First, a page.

“I used football as a positive and when I played for the Buffalo Vets, I wasn’t just playing for the team, I was playing for my life,” said Tillman Ward, Jr. as he enthusiastically walked around the stage talking about how he overcame his challenges as a youngster to better his life. “Even after I broke my femur, the coaches still used me to get the rest of my teammates hyped up before games.”
On Dec. 28, up and coming Motivational Speaker Tillman Ward Jr. hosted his first Youth Empowerment Seminar titled “Make a Brighter Day!” at the downtown Buffalo Public Library. The event was held in conjunction with the Buffalo- Western New York Community Peacemakers, which itself is comprised of organizations including the Buffalo United Front, Global Ministries, the MAD DADS, No More Tears Inc., the Stop the Violence Coalition and finally Fathers.
“My father wasn’t around much when I was growing up and both my mother and I faced a lot of adversity during my youth including living in a shelter. I decided that I wanted to make a difference for the youth of Buffalo,” said Mr. Ward, a 2008 graduate of Buffalo’s Bennett High School regarding his calling to be a Motivational Speaker and a Mentor. “I prayed to God about it, and when I got my answer, I put in a two week notice at my two jobs and set out on my current calling which is to be a Motivational Speaker.”
“When thinking of words for Buffalo’s youth, I wondered what our ancestors would say,” Mr. Ward said, transitioning from telling his own story to addressing three major keys to success for the inner-city youth of Buffalo; primarily addressing those who face both academic and criminal activity challenges in their communities. Mr. Ward’s keys to success for Buffalo’s youth were:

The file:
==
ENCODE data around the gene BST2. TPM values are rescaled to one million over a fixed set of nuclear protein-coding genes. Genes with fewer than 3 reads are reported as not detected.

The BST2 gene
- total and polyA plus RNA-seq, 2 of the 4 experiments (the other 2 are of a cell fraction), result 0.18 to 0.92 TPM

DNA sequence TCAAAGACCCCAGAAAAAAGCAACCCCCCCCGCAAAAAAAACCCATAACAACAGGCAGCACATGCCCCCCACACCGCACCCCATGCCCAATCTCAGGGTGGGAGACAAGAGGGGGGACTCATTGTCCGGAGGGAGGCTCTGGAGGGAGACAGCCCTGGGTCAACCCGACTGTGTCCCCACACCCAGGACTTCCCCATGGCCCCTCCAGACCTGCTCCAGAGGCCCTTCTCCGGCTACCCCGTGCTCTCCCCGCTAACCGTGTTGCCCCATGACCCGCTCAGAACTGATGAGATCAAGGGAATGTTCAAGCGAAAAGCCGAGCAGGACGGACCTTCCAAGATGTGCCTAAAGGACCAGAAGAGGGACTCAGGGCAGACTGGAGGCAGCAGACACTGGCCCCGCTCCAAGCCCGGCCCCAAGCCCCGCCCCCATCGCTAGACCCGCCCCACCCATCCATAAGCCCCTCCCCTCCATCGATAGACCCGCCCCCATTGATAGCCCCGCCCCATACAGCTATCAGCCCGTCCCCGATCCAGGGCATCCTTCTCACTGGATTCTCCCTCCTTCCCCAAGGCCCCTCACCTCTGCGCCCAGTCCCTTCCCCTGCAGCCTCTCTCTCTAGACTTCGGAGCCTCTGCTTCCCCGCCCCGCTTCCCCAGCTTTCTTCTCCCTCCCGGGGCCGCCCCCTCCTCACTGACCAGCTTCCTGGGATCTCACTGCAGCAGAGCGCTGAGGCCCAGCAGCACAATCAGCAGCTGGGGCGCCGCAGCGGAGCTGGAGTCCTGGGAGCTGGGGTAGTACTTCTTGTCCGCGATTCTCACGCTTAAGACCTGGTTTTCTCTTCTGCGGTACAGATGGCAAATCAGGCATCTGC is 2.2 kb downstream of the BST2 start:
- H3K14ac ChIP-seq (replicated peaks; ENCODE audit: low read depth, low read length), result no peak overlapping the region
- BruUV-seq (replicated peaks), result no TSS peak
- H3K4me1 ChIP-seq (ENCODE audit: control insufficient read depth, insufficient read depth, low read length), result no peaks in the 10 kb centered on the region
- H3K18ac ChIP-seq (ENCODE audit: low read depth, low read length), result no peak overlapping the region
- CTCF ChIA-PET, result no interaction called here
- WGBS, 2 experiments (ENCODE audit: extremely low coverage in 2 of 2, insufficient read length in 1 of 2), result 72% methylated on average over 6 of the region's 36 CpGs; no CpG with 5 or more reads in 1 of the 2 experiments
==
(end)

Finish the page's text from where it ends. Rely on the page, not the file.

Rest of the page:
• The importance of having self-respect
• Taking advantage of available opportunities
• Taking education seriously
While Mr. Ward was the keynote speaker of the event, there were also several speakers from the Buffalo Peacemakers and organizations described above.
“Very soon we’re going to have a belt drive,” said Melissa Brown, the Administrative Secretary for the Stop the Violence Coalition, who helped introduce Mr. Ward along with local up and coming model Allen Knight.
“Not only does it look bad for young boys to have their pants sagging, but it’s been reported that it will cause health issues for them later on,” stated Ms. Brown.
“In the 1980s we saw an increase in the tide of violence in Buffalo. The Masiello Administration broke down the Buffalo Police Department’s homicide unit to a general crime unit which included other types of crime besides homicides, which caused bodies to literally pile up,” said Rudolphus Boans of Global Ministries.
“The violence just wasn’t going to stop and there was grieving all over the city. As a result, we organized ourselves and marched on City Hall.”
“The major problem with Buffalo and similar communities is that not enough men are leading their households and communities,” said Dwayne Ferguson of Buffalo chapter of MAD DADS.
“The same way we teach kids about HIV/AIDS, we need to teach kids about homicides and its ramifications for all involved,” said Dr. Frederick A. Gelsey, Sr. of the Homicide & Education Prevention Project, who lost his own son to a homicide and later allowed his son’s assailant to take a plea deal. “The mother of the man who murdered my son approached me in a Wal-Mart and apologized to me for what happened. That’s when I knew that my family and I weren’t the only ones affected by my son’s murder.”
In addition to the call for volunteers, the pleas for stopping the violence, and Mr. Ward’s speech, there was also a talent showcase. Malik Robinson, also known by his rap name as “Leeky Bop”, performed to songs, as did Destiny Scott who sung two songs.
“Even if your family says that your goal is unattainable,” Mr. Ward closed out by saying, “you can do whatever it is you are called to do.”
For more information about Tillman Ward Jr. and his future events for youth, or speaking opportunities, he can be contacted at firstname.lastname@example.org.